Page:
24 November 2023Share
More than half of Australian high school English teachers believe digital games are a legitimate text type to use in their teaching programs, but just 15 per cent have done so, Australian Catholic University research shows.
A study of 201 teachers from diverse schools has found those with less years of teaching experience were more likely to consider digital games as a valid learning tool and use them in the classroom.
But 80 per cent of those surveyed also said they had not received professional development on how to incorporate digital games-based learning into their teaching practice.
Lead researcher and ACU Senior Education Lecturer Dr Amanda Gutierrez said with digital games not listed as an example of a multimodal text in the Australian Curriculum for English, the lack of consensus among English teachers about the merit of using them in learning programs was understandable.
“There is still work to do around digital games being valued as an important multimodal text,” Dr Gutierrez said.
“Gaming is incredibly diverse, of great significance in the lives of many young people and crosses into other popular culture mediums. It would be remiss of English as a subject, which should include studies of influential and important texts, to ignore this growing area which includes such diversity of textual designs and genres.”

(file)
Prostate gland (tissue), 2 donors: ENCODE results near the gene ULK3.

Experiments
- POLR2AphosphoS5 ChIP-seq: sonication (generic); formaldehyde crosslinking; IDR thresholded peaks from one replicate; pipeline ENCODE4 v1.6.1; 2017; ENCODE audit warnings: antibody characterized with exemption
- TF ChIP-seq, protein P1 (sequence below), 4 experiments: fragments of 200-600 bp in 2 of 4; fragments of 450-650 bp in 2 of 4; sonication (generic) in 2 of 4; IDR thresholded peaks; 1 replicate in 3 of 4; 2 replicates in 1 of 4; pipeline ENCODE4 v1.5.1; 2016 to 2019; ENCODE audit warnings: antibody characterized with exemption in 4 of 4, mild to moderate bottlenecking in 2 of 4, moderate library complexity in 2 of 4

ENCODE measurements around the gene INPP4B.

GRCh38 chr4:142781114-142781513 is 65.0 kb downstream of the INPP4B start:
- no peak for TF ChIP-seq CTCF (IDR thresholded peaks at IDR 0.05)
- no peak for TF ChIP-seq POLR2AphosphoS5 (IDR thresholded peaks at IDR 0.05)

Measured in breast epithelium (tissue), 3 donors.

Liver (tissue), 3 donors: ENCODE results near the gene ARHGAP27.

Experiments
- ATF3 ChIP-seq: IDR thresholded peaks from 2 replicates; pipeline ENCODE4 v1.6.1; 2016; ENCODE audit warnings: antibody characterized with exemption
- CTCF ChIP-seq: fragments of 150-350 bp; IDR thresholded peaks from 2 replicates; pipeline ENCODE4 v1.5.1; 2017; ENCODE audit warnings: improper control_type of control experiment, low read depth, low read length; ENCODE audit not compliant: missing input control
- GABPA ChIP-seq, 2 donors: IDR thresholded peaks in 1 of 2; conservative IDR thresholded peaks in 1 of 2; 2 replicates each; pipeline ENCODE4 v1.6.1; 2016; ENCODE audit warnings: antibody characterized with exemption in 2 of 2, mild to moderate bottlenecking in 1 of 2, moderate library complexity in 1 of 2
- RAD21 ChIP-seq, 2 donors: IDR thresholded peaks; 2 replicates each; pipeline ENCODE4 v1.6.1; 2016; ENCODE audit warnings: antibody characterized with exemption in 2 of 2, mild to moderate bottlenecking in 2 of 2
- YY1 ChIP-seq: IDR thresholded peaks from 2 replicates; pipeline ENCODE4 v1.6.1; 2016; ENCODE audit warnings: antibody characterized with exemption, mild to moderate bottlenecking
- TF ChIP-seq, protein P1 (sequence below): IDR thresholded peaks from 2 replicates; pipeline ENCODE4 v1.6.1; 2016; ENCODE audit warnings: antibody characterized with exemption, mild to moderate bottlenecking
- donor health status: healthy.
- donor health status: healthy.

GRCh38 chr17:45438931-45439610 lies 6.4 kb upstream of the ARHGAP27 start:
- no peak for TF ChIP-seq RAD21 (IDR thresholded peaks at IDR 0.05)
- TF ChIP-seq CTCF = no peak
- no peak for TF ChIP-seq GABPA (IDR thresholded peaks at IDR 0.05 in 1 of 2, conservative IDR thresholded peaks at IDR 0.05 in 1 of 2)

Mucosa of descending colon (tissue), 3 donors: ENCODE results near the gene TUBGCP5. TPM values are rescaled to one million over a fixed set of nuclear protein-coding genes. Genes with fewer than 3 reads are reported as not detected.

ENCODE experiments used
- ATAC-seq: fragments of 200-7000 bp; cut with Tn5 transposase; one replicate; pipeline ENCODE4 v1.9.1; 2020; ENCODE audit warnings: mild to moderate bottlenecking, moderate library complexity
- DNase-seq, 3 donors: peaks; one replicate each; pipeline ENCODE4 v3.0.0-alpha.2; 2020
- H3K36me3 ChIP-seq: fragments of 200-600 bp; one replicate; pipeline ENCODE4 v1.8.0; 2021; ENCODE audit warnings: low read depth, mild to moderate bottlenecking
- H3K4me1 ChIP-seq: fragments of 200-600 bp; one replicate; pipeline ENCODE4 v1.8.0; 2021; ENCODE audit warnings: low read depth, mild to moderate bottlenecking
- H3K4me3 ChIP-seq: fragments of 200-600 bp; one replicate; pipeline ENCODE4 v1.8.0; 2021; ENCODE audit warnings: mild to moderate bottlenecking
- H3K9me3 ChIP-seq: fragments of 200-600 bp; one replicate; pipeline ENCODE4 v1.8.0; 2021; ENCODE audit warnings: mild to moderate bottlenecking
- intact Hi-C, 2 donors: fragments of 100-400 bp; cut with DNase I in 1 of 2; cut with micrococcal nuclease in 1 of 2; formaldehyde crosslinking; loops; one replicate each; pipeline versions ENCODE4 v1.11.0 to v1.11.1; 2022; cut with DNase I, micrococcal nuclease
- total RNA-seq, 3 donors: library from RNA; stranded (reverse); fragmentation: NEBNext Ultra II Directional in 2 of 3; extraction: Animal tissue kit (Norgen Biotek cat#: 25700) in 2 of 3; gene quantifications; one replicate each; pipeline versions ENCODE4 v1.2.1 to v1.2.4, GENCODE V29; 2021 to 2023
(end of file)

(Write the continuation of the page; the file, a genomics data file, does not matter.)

Data from the study, analysed by Dr Gutierrez and ACU researchers Professor Kathy Mills, Associate Professor Laura Scholes, Dr Luke Rowe, and Elizabeth Pink, and published in Teaching and Teacher Education, found:
Dr Gutierrez said the use of digital games was a polarising issue for teachers and that explicit links to digital games-based learning was needed in the curriculum, with professional development made available for teachers.
“English is about understanding how texts and language contribute to multiple meanings about the world and people’s interpretations of the world. In the current context, multimodal texts are becoming the most significant way children and adolescents are engaging and interpreting their worlds,” she said.
“Cultural changes, and higher visibility and normalisation of gaming through media and events is more likely to invite English teachers to explore these types of cultural texts. We are seeing more representation of gaming, including virtual reality, in films, TV, and social media.
“Teachers need to be supported so that can be translated into effective and engaging teaching and learning practices in the classroom.”
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